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humanus

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τύμβος, ὦ νυμφεῖον, ὦ κατασκαφής οἴκησις αἰείφρουρος, οἷ πορεύομαι πρὸς τοὺς ἐμαυτῆς -> Tomb, bridal chamber, eternal prison in the caverned rock, whither I go to find mine own.
Sophocles, Antigone, 883

Latin > English (Lewis & Short)

hūmānus: (old form: HEMONA humana et HEMONEM hominem dicebant, Paul. ex Fest. p. 100 Müll.; cf. homo
I init.), a, um, adj. homo, of or belonging to man, human.
I In gen.: esse aliquem humana specie et figura, qui tantum immanitate bestias vicerit, ut, etc., Cic. Rosc. Am. 22, 63: simulacra, id. Rep. 3, 9: caput, a human head, Hor. A. P. 1; Flor. 1, 7, 8: succidiae, Cato ap. Gell. 13, 24, 12: Cyclopis venter ... Carnibus humanis distentus, human flesh, Enn. ap. Prisc. p. 870 P. (Ann. v. 327 Vahl,): humana qui dape pavit equas, Ov. H. 9, 68: Athenas obsidione et fame ad humanos cibos compulit, Flor. 3, 5, 10: hostiae, human sacrifices, Cic. Font. 10 21; Tac. G. 9; Plin. 8, 22, 34, § 82; Flor. 1, 16, 7: lac, human milk, Plin. 28, 9, 33, § 123: nec distare humana carne suillam, Juv. 14, 98: carnibus humanis vesci, id. 15, 13: societas generis humani, of the human race, Cic. Lael. 5, 20; cf.: eos (deos) non curare opinor quid agat humanum genus, Enn. ap. Cic. Div. 2, 50, 104 (Trag. v. 354 Vahl.); v. genus: ubi remissa humana vita corpus requiescat malis, Enn. ap. Cic. Tusc. 1, 44, 107 (Trag. v. 416 ib.); cf.: humanae vitae varia reputantes mala, Poët. ap. Cic. Tusc. 1, 48, 115; and Cic. Rep. 6, 18; in the comp.: ergo hercules vita humanior sine sale non quit degere, Plin. 31, 7, 41, § 88: omnium divinarum humanarumque rerum, Cic. Lael. 6, 20; v. divinus: amor, id. ib. 21, 81: natura, id. Rep. 1, 14: virtus, id. ib. 1, 7 fin.: casus, id. Lael. 2, 7: cultus, id. de Or. 1, 8, 33: humanissima voluptas, id. Ac. 2, 41, 127: ignes, i. e. which men daily use, Plin. 2, 107, 111, § 239: dapes, i. e. human excrements, id. 17, 9, 6, § 51: memoria, Tac. A. 11, 14: ultra modum humanum, id. ib. 11, 21: humanum facinus factumst, customary, Plaut. Truc. 2, 1, 8: nec quisquam dixerit, in eo qui obdormivit, rem eum humanam et naturalem passum, Mos. et Rom. Coll. 12, 7, 7: major imago humana, of superhuman size, Juv. 13, 222: humanum sacrificium dicebant, quod mortui causa fiebat, Paul. ex Fest. p. 103 Müll.: scelus, committed against men, Liv. 3, 19 fin.; 29, 18 fin.: si quid mihi humanum contigerit, if any thing should happen to me, i. e. if I should die, Dig. 16, 3, 26 (for which, humanitus, q. v.): persuasit nox, amor, vinum, adulescentia: Humanum'st, Ter. Ad. 3, 4, 25: metum virgarum navarchus pretio redemit: humanum est; alius, ne condemnaretur, pecuniam dedit: usitatum est, Cic. Verr. 2, 5, 44, § 117; cf. Ter. Hec. 4, 1, 38; id. Ad. 3, 4, 25: humano quodam modo, Quint. 10, 3, 15: res humani juris, property (opp. res divini juris, things sacred or religious), Gai. Inst. 2, 2; 9 sqq.; 3, 97: ne vinum ... esse sacrum incipiat et ex usibus eripiatur humanis, Arn. adv. Gent. 7, 31.— As substt.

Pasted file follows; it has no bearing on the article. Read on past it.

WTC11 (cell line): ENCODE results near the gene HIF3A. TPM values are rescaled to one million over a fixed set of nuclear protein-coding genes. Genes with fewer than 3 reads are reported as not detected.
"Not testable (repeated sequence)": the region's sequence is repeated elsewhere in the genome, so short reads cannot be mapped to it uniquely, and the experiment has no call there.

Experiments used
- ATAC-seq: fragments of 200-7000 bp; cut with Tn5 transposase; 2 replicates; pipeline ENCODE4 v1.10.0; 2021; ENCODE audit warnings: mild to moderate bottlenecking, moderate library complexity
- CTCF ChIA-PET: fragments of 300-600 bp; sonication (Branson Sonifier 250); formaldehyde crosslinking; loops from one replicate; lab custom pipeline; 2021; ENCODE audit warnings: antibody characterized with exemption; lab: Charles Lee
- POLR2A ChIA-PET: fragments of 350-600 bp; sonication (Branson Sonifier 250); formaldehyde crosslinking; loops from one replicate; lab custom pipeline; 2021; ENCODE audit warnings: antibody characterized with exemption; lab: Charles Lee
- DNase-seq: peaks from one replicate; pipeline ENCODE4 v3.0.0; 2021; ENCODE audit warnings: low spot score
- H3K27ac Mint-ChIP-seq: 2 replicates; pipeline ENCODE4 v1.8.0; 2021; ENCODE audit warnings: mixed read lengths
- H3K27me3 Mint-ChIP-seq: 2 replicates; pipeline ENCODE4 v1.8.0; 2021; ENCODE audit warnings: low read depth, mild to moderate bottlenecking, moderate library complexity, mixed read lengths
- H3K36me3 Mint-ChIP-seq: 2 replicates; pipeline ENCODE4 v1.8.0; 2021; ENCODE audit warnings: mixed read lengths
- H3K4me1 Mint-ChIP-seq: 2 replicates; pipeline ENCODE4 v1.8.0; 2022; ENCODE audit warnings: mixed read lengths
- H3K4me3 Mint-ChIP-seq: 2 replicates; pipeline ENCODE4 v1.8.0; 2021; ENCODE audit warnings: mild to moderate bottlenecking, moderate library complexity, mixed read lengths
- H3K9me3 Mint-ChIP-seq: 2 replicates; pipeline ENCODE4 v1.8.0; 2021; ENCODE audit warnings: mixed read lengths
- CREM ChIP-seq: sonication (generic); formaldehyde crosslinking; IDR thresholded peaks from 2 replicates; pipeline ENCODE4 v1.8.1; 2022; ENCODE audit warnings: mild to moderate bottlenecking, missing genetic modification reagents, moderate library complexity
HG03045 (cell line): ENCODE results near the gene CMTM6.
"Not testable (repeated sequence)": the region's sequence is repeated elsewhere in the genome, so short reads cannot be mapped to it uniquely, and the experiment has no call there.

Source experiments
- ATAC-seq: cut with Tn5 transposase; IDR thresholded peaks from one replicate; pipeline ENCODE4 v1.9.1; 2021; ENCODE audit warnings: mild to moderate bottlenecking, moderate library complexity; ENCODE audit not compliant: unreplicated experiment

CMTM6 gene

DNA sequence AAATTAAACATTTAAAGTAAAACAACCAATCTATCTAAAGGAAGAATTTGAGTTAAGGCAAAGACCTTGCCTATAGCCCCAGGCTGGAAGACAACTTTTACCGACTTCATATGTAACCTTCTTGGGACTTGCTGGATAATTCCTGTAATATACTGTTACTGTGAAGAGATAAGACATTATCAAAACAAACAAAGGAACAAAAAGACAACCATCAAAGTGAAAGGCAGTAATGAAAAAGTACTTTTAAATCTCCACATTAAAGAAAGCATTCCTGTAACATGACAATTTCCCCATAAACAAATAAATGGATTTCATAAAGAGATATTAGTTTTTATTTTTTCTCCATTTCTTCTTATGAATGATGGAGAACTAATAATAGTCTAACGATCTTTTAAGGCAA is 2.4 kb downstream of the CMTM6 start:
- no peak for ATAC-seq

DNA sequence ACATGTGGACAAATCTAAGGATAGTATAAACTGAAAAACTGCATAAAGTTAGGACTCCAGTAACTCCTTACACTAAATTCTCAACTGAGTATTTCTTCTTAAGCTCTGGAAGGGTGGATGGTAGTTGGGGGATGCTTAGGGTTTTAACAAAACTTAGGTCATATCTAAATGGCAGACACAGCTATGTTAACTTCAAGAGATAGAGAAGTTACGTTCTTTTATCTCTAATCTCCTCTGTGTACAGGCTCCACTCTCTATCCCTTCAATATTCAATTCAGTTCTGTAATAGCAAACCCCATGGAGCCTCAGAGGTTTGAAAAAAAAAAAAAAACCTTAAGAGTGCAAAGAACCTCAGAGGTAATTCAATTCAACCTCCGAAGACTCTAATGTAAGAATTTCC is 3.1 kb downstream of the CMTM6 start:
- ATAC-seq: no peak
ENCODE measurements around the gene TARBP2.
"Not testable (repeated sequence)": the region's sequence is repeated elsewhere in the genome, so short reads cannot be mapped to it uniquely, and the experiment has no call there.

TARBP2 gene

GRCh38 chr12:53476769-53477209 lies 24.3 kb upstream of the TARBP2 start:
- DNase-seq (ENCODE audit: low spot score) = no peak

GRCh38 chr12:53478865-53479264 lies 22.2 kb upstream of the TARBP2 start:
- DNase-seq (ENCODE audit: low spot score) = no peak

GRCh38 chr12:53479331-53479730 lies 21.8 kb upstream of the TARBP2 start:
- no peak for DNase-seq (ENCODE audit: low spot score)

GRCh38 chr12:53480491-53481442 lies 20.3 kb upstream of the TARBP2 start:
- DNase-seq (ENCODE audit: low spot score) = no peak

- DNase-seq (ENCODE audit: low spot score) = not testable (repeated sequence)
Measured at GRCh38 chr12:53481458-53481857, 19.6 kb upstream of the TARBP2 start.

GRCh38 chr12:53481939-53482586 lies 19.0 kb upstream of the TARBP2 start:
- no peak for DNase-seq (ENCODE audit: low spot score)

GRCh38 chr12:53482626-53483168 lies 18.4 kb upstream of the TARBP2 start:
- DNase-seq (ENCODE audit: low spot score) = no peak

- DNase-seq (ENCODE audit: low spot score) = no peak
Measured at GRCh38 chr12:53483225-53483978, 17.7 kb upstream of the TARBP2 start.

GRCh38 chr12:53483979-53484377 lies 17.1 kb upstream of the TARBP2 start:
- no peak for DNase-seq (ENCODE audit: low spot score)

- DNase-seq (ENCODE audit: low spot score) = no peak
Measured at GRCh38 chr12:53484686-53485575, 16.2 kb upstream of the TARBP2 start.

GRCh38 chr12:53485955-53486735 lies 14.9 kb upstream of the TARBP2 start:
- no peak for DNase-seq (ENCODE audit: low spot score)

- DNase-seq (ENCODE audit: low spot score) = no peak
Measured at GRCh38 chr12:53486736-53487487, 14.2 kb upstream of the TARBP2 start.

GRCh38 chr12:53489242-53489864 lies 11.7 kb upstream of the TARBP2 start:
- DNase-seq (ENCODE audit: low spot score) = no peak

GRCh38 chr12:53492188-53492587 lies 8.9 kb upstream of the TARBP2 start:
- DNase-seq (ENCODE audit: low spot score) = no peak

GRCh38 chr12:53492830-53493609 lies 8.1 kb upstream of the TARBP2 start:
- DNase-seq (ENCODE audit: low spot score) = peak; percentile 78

A hūmāni, ōrum, m., men, mortals, Lucr. 3, 80; 837: natura humanis omnia sunt paria, Varr. ap. Non. 81, 10.—
   B hūmānum, i, n., that which is human, mortal, etc.: ignem magnum hic faciam. Dae. Quine ut humanum exuras tibi? Plaut. Rud. 3, 4, 62: non hercle humanust ergo: nam volturio plus humani credost, id. Mil. 4, 2, 53: si quicquam in vobis non dico civilis sed humani esset, Liv. 5, 4, 9: pulcher et humano major trabeaque decorus Romulus, Ov. F. 2, 503 (but in Cic. Att. 13, 21, 5, homo is the true reading): homo sum: humani nihil a me alienum puto, Ter. Heaut. 1, 1, 25: Satyris praeter effigiem nihil humani, Mela, 1, 8, 10: si in Pompeio quid humani evenisset, Sall. H. Fragm. 5, 16 Dietsch.—
   C Plur.: hūmā-na, ōrum, n., human affairs, the concerns of men, events of life: qui omnia humana, quaecumque accidere possunt, tolerabilia ducat, Cic. Tusc. 5, 6, 17; cf.: despicientem omnia humana, id. Rep. 1, 17; and: haec caelestia semper spectato, illa humana contemnito, id. ib. 6, 19: si quicquam humanorum certi est, Liv. 5, 33, 1: deos esse et non neglegere humana, id. 3, 56, 7.—Comp. (very rare): respiratio humanior, i. e. freer, Cael. Aur. Acut. 2, 1, 2.
II In partic.
   A Humane, philanthropic, kind, gentle, obliging, polite (syn.: comis, urbanus): te esse humano ingenio existumo, Plaut. Most. 3, 2, 127: Cyrum minorem Persarum regem et ceteris in rebus communem erga Lysandrum atque humanum fuisse, Cic. de Sen. 17, 59; cf.: homo facillimus atque humanissimus, id. Att. 16, 16, C, 12: humani ingeni Mansuetique animi officia, Ter. And. 1, 1, 86; cf.: quod ipse moderatissimi atque humanissimi fuit sensus, Planc. ap. Cic. Fam. 10, 24, 5: Catonis (praeceptum) humanissimum utilissimumque, Plin. 18, 6, 8, § 44 (cf. Cato, R. R. 4). —
   B Of good education, well-informed, learned, polite, refined: gentem quidem nullam video neque tam humanam atque doctam neque tam immanem atque barbaram, quae non significari futura posse censeat, Civ. Div. 1, 1, 2; cf.: homo doctissimus atque humanissimus, id. Verr. 2, 4, 44, § 98: homines periti et humani, id. ib. 2, 5, 28, § 70: haec ego non possum dicere non esse hominis quamvis et belli et humani, id. Fin. 2, 31, 102: Praxiteles nemini est paulum modo humaniori ignotus, Varr. ap. Gell. 13, 16, 3 (eruditiori doctiorique, Gell.; see the entire chap.): humanissimussermo, Cic. Q. Fr. 2, 10, 2.—Hence, adv. in two forms: hūmānē and hūmānĭter.
   1    (Acc. to I.) Humanly, agreeably to human nature, in a manner becoming humanity.